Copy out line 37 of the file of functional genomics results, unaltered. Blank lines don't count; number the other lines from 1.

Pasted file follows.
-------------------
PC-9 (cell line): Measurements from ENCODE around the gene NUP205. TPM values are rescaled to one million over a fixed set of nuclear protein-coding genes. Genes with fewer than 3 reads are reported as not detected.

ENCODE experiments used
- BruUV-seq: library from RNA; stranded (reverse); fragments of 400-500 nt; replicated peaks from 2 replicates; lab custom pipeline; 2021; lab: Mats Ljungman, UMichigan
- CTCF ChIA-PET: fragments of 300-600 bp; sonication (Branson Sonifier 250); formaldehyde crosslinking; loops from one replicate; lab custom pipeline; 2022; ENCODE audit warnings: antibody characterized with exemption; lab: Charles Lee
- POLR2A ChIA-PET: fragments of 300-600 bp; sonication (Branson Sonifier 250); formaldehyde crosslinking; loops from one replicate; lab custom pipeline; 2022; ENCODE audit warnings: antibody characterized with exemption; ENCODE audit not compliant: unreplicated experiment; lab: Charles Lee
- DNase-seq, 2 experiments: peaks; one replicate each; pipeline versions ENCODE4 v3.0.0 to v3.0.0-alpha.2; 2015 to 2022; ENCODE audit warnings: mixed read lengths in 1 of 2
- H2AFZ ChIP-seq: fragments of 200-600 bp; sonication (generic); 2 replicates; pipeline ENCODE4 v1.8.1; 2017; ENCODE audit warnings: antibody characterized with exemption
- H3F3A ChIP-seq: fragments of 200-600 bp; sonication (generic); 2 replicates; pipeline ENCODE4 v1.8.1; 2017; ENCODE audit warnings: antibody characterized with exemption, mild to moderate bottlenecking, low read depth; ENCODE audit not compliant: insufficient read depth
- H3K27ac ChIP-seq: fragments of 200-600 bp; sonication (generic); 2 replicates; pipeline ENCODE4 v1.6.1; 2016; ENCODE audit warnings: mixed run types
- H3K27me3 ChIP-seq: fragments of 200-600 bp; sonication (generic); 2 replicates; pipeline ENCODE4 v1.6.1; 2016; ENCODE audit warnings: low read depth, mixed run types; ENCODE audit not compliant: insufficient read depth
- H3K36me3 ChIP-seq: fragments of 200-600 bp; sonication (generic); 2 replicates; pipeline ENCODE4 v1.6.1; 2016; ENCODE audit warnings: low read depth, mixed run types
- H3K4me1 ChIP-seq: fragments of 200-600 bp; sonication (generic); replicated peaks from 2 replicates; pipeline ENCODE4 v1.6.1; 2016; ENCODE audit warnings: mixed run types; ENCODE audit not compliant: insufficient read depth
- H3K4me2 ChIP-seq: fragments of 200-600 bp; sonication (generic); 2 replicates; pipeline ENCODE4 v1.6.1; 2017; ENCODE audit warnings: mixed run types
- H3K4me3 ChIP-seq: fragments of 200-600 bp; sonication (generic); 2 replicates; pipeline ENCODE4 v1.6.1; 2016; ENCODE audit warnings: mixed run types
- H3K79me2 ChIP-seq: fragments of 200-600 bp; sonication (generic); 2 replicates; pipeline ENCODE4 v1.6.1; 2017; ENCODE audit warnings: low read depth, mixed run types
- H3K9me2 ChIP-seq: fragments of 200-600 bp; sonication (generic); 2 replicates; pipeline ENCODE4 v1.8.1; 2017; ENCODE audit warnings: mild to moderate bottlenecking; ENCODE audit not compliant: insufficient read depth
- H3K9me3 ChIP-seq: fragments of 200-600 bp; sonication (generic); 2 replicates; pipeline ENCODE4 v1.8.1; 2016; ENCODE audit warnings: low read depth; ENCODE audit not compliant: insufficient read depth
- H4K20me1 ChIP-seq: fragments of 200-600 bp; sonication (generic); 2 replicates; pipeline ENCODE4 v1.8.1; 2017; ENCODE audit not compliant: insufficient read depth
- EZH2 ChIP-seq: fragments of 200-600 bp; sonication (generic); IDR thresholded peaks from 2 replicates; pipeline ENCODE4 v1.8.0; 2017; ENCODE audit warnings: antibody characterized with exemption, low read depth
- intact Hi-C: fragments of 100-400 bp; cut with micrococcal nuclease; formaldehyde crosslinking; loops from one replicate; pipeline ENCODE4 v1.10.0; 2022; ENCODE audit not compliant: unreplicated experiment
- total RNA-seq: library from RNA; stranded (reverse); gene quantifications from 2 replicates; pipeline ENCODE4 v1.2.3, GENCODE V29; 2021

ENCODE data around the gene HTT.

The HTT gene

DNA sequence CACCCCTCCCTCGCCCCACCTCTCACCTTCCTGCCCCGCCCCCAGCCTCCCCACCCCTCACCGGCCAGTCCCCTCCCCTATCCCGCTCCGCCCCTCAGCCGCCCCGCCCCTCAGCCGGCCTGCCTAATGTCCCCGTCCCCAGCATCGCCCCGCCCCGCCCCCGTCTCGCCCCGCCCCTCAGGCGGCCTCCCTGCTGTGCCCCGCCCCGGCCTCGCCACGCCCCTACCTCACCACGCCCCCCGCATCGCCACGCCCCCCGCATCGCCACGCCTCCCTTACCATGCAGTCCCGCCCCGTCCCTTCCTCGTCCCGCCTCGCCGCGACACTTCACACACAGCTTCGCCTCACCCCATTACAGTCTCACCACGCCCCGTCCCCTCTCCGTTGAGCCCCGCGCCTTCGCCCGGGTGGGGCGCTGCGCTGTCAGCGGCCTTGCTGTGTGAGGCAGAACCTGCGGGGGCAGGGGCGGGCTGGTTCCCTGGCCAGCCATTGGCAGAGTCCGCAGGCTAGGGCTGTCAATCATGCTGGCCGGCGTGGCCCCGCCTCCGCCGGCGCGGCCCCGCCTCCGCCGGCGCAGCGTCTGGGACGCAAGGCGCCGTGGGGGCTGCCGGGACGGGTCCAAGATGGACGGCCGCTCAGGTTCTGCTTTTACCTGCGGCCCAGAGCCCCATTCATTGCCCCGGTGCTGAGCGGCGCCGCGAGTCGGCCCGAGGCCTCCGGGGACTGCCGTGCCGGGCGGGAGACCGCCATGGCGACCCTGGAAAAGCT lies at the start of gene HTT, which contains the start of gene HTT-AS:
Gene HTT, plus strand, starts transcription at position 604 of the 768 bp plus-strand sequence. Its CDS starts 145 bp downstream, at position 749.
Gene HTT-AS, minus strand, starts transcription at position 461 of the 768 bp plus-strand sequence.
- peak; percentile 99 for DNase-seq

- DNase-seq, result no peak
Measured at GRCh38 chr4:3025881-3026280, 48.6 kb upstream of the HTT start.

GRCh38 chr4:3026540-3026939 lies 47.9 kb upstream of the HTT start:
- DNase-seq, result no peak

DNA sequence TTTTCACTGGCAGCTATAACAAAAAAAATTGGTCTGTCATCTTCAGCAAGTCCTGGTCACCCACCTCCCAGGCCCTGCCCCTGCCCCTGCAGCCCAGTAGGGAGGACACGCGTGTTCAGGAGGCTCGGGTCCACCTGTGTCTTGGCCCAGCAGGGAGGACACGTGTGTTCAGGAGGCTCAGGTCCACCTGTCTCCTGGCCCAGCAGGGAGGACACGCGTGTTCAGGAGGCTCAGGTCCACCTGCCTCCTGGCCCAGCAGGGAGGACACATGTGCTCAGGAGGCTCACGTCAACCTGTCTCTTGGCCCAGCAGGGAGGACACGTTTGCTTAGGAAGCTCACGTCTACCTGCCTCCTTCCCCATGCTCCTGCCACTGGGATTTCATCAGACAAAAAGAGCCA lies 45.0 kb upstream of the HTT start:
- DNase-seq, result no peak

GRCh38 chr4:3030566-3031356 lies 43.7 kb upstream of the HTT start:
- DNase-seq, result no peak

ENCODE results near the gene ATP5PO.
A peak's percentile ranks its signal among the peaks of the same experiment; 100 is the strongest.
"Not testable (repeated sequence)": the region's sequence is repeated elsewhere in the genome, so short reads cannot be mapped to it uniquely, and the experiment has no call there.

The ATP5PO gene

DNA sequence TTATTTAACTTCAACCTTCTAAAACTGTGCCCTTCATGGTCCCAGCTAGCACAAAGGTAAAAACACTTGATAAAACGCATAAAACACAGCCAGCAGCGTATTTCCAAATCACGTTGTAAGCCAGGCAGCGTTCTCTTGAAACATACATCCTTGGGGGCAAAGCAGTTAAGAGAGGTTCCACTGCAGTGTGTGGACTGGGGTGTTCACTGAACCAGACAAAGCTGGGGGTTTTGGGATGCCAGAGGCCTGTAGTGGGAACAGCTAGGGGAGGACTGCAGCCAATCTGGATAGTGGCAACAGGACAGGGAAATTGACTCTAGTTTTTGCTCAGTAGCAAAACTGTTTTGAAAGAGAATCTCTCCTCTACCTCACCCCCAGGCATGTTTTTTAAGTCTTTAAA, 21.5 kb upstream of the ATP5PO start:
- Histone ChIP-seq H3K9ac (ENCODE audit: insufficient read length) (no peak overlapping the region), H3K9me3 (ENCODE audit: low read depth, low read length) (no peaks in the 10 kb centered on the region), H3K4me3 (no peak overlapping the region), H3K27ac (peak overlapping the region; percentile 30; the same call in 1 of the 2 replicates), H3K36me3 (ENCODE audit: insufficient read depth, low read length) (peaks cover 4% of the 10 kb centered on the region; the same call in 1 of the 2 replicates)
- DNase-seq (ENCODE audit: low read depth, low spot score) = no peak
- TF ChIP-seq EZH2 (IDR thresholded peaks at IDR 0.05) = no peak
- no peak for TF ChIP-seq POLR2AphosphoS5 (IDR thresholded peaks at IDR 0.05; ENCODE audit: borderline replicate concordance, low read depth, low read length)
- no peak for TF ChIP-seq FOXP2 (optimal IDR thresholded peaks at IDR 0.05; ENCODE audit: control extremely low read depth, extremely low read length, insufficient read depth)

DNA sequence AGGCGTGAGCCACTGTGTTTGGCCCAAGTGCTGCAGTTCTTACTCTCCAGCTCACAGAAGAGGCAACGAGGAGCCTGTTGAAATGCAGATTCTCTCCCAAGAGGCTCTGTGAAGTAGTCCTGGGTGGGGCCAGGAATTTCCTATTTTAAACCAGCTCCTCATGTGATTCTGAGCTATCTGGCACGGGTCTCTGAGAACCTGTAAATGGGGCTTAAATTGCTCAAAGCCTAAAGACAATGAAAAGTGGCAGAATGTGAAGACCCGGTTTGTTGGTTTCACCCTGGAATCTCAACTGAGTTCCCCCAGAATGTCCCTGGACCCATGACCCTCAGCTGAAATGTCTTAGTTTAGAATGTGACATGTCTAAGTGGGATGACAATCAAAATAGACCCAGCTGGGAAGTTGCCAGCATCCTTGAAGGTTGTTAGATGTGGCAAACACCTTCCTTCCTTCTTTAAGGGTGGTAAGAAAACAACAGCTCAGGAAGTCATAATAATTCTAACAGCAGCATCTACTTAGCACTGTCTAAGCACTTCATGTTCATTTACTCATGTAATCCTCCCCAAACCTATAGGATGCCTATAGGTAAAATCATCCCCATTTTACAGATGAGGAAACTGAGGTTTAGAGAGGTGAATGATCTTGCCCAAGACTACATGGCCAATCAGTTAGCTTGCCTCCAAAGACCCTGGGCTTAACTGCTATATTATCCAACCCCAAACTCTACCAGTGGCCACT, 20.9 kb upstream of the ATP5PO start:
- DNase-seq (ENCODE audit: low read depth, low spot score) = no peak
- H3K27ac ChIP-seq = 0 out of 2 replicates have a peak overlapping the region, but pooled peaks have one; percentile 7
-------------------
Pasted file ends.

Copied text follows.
A peak's percentile ranks its signal among the peaks of the same experiment; 100 is the strongest.